A world champion, two-spirit boxer: Everything that shouldn’t be challenging viewers about the new star of ‘True Detective’

At 37 years old, Kali Reis’s role in the new season of ‘True Detective: Night Country’ has turned the ring champion into Hollywood’s latest, great discovery

Kali Reis
Kali Reis in a scene from ‘True Detective: Night Country.'

“It was like being at a training camp with Mike Tyson in ‘86, in his prime.” With that response alone, so far removed from the usual clichés utilized by the bulk of actors during their promotional duties, Kali Reis makes it clear that you’ve never seen anything like her before. With that pugilistic simile, an unexpected reference from one who walks Hollywood’s red carpets, Reis pays homage to her co-star, Jodie Foster. They play the leads of the new season of True Detective: Night Country (HBO), which is making good on its previous success with the new story of two detectives who are investigating the disappearance of a group of scientists from an Artic research facility in Alaska. The series marks Reis’s entry into television acting, and it has served to crown the 37-year-old, three-time world champion boxer as one of the industry’s newest breakout stars. In front of her, there is a slate of projects that include a sequel to the celebrated crime thriller Wind River and Asphalt City, a paramedic thriller with Sean Penn. And this fight has only just begun.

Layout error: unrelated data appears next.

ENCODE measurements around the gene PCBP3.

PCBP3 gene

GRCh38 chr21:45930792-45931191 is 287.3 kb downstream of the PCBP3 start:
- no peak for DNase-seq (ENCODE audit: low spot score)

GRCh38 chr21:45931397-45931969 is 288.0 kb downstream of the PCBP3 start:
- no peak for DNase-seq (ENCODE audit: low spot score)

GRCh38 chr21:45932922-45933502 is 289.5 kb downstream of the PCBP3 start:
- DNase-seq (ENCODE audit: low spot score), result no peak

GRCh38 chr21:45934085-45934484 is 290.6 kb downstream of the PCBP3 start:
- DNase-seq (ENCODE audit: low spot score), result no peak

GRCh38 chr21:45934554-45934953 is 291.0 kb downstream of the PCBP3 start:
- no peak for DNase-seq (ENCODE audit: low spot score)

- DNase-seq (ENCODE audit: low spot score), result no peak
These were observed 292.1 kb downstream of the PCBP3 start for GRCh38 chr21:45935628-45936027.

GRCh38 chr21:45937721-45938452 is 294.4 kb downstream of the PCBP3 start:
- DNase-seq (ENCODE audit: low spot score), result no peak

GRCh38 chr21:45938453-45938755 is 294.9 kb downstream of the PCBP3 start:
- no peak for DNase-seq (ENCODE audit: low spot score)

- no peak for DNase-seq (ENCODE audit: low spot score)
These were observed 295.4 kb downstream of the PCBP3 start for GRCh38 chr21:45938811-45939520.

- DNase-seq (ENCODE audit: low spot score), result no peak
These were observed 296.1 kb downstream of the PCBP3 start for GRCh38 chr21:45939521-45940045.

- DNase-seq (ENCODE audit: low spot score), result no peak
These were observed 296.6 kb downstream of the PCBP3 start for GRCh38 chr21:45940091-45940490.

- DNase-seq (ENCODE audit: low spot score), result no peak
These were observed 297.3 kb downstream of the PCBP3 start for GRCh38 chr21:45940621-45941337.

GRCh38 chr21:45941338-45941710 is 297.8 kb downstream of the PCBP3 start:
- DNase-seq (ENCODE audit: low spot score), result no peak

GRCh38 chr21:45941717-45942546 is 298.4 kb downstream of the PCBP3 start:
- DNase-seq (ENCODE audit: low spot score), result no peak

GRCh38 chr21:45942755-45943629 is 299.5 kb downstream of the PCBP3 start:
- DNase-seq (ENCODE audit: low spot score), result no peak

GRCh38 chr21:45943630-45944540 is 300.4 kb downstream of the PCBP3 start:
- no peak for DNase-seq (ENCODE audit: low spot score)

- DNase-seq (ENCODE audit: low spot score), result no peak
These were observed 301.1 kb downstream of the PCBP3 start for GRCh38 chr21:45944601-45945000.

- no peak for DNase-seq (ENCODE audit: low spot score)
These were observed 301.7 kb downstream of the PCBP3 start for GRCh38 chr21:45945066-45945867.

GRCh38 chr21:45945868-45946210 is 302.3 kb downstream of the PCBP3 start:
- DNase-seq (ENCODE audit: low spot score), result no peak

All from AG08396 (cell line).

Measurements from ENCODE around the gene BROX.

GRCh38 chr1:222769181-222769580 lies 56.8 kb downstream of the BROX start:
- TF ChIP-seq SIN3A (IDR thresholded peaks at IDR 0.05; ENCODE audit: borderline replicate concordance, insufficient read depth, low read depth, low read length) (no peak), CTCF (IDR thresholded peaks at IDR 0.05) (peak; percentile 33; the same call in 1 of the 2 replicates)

19-7-1. That’s the tally of victories, defeats and draws on Reis’s scorecard. She even had the honor of starring in the first women’s fight aired on HBO — yes, the same network now premiering her phenomenal leap into acting — for a nationwide audience. Reis has been a world champion in different weight categories, and has also become the face of different activist organizations that offer support in fighting discrimination to Native women. She identifies as two-spirit, and her nickname in the ring is KO Mequinonoag, based on her tribal name, which translates to “many feathers” or “many talents.” Based on the accolades she’s received for her work on True Detective, she can certainly add acting talent to that list.

A descendant of Cape Verdeans and Native Americans, Reis’s rise to fame in Hollywood coincides with the victory lap of Lily Gladstone, who has made history by becoming the first Native American to be nominated for an Oscar, for her role in Martin Scorsese’s Killers of the Flower Moon. Although much of the critical acclaim for the new iteration of the True Detective saga has been focused on the chemistry of its lead duo, the premiere of Night Country has also been met with a backlash that smacks of machismo, whose trolls have done their best to sabotage the ratings of the show’s episodes on review sites. Why? Surely it has nothing to do with the fact that two empowered women serve as the season’s protagonists, and that there is a lesbian in this iteration of the series. Happily, there’s no misogynistic boycott that can successfully face down such a hardened fighter as Reis, both in and out of the ring.

A scene from ‘True Detective: Night Country.'
A scene from ‘True Detective: Night Country.'HBO